CHICAGO (AP) -- Jim Boylan's debut as interim head coach of the Chicago Bulls was a winner because of a major change he made soon after getting the job.
Boylan asked Ben Gordon to give up his starter's role and come off the bench to give the stumbling team an offensive lift.
Gordon, the NBA Sixth Man of the Year during the 2004-05 season, prefers to be on the floor at the start of the game, but made the switch to help the team. He scored 19 of his 31 points in the final quarter Friday night as the Bulls beat the Milwaukee Bucks 103-99.
Boylan, promoted from an assistant's job Thursday to replace the fired Scott Skiles, wasn't surprised by Gordon's performance.
"I didn't want to make any predictions before the game, but I thought he would [respond] because that is the kind of guy Ben is. He told me he would do it, that I could count on him," Boylan said. "He came through. I have to applaud him for accepting this role."
Gordon's big final quarter included 10-of-11 from the free throw line. He said he needed some extra time early in the game to get loose.
"I took me a while to kind of get warm but after a few trips up and down I found my groove," he said. "It worked for us and hopefully it will continue to work in the future."
Bucks coach Larry Krystkowiak was ejected with 1:18 left after picking up his second technical foul when he angrily came on the floor toward official Derrick Collins during a timeout.
The blowup came seconds after Deng's follow shot had put the Bulls up 95-91. Moments earlier, Chicago had been awarded possession after a loose ball scramble. A replay appeared to show the ball went off Chicago's Kirk Hinrich as he was hitting the floor. And Krystkowiak was livid.
"No question it was our ball. Hinrich hit the ball out of bounds. I saw it live and I saw it on tape a number of times," Krystkowiak said. "I felt it was our ball and I obviously reacted. ... I would like to go back in time and rewind it, but in the heat of the moment that's what it was. It's rough. We had a six-point lead going into the fourth quarter. I would be lying if I didn't say it stings."
Gordon made two free throws after the technicals on Krystkowiak to put Chicago up 97-91 and the Bulls hung on, thanks to some shaky free throw shooting from Milwaukee.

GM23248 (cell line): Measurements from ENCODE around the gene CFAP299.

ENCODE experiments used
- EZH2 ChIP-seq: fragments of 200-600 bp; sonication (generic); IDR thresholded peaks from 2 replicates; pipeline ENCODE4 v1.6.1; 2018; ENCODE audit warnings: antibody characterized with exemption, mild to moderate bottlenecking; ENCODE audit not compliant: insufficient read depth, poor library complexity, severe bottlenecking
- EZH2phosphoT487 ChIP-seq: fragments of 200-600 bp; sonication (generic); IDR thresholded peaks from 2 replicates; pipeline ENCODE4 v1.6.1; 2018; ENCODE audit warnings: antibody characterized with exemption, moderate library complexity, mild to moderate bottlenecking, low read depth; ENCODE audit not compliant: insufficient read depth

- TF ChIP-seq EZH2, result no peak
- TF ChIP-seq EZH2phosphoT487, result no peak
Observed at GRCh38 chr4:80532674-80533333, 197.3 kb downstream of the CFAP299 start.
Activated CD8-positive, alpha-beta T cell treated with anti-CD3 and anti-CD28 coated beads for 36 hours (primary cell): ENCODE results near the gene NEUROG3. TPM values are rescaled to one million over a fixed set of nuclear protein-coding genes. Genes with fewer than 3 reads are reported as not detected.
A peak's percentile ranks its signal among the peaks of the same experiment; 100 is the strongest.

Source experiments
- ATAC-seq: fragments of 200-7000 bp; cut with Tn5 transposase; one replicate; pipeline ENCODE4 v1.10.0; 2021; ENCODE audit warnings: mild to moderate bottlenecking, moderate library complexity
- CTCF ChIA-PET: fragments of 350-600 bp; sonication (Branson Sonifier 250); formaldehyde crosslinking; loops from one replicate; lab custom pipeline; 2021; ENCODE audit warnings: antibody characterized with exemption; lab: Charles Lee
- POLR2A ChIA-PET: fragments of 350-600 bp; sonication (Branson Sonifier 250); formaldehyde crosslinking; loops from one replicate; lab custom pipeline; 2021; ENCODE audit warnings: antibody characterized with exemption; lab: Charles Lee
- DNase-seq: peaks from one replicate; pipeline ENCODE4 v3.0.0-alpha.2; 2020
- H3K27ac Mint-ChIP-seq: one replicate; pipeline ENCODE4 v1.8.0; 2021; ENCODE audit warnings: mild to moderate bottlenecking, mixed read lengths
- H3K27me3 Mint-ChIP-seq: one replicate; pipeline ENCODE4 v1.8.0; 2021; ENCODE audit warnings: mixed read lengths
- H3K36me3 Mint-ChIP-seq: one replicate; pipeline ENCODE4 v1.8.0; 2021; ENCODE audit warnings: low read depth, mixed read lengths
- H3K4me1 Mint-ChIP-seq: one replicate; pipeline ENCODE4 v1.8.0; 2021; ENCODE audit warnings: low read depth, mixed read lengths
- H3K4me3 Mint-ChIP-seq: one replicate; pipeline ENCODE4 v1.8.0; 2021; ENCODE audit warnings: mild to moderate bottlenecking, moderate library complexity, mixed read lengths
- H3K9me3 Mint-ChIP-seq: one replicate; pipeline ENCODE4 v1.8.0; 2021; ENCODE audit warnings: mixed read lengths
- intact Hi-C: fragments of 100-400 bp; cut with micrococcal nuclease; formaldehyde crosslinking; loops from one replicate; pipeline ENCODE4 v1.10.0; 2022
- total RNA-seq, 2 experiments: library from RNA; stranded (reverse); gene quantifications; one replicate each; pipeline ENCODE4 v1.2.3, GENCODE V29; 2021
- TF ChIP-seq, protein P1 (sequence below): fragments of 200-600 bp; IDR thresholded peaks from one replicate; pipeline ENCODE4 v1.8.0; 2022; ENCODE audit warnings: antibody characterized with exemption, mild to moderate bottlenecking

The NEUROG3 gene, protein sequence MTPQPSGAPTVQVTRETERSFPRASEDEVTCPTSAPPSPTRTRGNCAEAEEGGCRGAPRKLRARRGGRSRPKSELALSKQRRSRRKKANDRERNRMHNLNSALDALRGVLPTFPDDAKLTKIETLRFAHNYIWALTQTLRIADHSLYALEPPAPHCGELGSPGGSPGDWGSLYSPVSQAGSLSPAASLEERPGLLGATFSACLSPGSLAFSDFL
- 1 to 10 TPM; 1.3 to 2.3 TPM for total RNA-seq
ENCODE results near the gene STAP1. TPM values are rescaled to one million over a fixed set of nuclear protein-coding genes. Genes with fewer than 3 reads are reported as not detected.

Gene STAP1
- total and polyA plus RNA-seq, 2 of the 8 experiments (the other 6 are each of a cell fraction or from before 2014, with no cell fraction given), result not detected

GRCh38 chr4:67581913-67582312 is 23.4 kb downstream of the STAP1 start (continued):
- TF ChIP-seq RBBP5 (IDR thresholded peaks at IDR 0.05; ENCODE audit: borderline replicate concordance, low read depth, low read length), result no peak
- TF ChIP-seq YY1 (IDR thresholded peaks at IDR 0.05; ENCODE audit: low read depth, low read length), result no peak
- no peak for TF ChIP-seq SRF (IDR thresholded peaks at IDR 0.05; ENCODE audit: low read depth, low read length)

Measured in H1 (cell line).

Boylan acknowledged some butterflies before his first game as a head coach -- albeit an interim one -- because it was something he'd waited for during a 14-season stint in the league, mostly as an assistant.
"I feel a certain calmness, too. I've been chasing this for a long time and for it to finally get here, I think I'd be foolish to let my emotions get the best of me," said the 52-year-old Boylan.
But when asked after the game about the experience, Boylan had to stop to compose himself as his voice cracked.
"It's funny being out there. I coached the team in the summer, but obviously it's quite different," he said. "It was an emotional thing. My family is here."
Boylan also showed his sense of humor when asked how he did coaching in the frenetic atmosphere.
"I'm a little bit rusty. I have to polish up my delivery and make sure I'm doing everything right out there," he said. "I'm a work in progress, too."
Redd made two of three free throws after he was fouled on a long attempt with 24 seconds left to make it 98-95. After two more free throws by Gordon, Redd again was fouled on a 3-point attempt and made two to cut it to 100-97 with 14 seconds to play.
Milwaukee was only 7-for-15 from the line for the game and missed seven free throws in the final quarter. The Bulls had a whopping advantage, hitting 29 of 33 free throws.
Redd had seven points, including a 3-pointer, and a nice pass to Bogut for a dunk, as the Bucks opened the second half on a 15-6 run to go up 62-52.
Milwaukee led 76-70 after three quarters. But the Bulls stayed close and finally pulled even on Gordon's three-point play with 7:38 left at 82.
The Bucks are now 2-14 on the road and have lost eight straight away from Milwaukee.